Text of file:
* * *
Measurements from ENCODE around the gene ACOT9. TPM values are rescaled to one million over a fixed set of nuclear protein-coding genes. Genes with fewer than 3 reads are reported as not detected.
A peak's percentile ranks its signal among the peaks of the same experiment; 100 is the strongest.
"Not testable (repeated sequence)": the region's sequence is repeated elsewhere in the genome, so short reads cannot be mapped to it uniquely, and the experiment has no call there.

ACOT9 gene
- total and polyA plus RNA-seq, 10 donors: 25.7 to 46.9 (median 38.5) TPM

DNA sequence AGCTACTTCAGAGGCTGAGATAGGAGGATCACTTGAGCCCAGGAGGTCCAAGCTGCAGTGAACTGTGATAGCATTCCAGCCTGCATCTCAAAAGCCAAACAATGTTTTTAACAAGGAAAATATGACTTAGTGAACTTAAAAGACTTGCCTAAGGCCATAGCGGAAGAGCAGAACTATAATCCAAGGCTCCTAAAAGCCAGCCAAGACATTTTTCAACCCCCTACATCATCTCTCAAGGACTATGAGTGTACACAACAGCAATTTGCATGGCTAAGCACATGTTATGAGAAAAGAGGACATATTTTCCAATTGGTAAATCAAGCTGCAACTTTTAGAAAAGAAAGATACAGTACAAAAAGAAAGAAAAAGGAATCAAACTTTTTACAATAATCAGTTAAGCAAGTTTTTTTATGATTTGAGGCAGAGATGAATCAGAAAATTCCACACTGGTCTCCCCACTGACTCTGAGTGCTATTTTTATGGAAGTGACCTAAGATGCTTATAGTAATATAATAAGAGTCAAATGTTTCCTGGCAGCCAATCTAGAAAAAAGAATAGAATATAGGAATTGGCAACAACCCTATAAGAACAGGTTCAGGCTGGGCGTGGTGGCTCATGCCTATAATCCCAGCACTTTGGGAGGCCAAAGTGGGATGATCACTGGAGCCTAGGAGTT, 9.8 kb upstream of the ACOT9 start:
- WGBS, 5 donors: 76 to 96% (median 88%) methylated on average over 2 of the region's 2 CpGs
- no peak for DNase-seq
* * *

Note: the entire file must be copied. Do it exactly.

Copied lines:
Measurements from ENCODE around the gene ACOT9. TPM values are rescaled to one million over a fixed set of nuclear protein-coding genes. Genes with fewer than 3 reads are reported as not detected.
A peak's percentile ranks its signal among the peaks of the same experiment; 100 is the strongest.
"Not testable (repeated sequence)": the region's sequence is repeated elsewhere in the genome, so short reads cannot be mapped to it uniquely, and the experiment has no call there.

ACOT9 gene
- total and polyA plus RNA-seq, 10 donors: 25.7 to 46.9 (median 38.5) TPM

DNA sequence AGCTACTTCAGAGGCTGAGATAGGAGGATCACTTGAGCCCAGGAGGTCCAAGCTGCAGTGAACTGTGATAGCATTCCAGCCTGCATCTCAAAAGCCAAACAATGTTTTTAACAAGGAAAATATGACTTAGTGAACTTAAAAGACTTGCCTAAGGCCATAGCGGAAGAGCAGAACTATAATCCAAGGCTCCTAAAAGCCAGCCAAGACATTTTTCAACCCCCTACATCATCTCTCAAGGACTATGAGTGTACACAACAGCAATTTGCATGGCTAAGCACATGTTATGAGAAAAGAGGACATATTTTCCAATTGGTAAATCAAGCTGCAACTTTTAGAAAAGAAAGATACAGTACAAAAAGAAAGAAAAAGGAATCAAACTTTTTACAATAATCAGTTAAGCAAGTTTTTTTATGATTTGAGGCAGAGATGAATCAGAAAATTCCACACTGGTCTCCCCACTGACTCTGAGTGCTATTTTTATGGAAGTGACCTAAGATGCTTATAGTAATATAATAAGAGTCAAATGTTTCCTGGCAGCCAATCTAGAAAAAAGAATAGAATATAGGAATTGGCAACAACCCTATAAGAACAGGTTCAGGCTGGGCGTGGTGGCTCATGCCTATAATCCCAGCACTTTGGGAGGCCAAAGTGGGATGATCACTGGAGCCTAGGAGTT, 9.8 kb upstream of the ACOT9 start:
- WGBS, 5 donors: 76 to 96% (median 88%) methylated on average over 2 of the region's 2 CpGs
- no peak for DNase-seq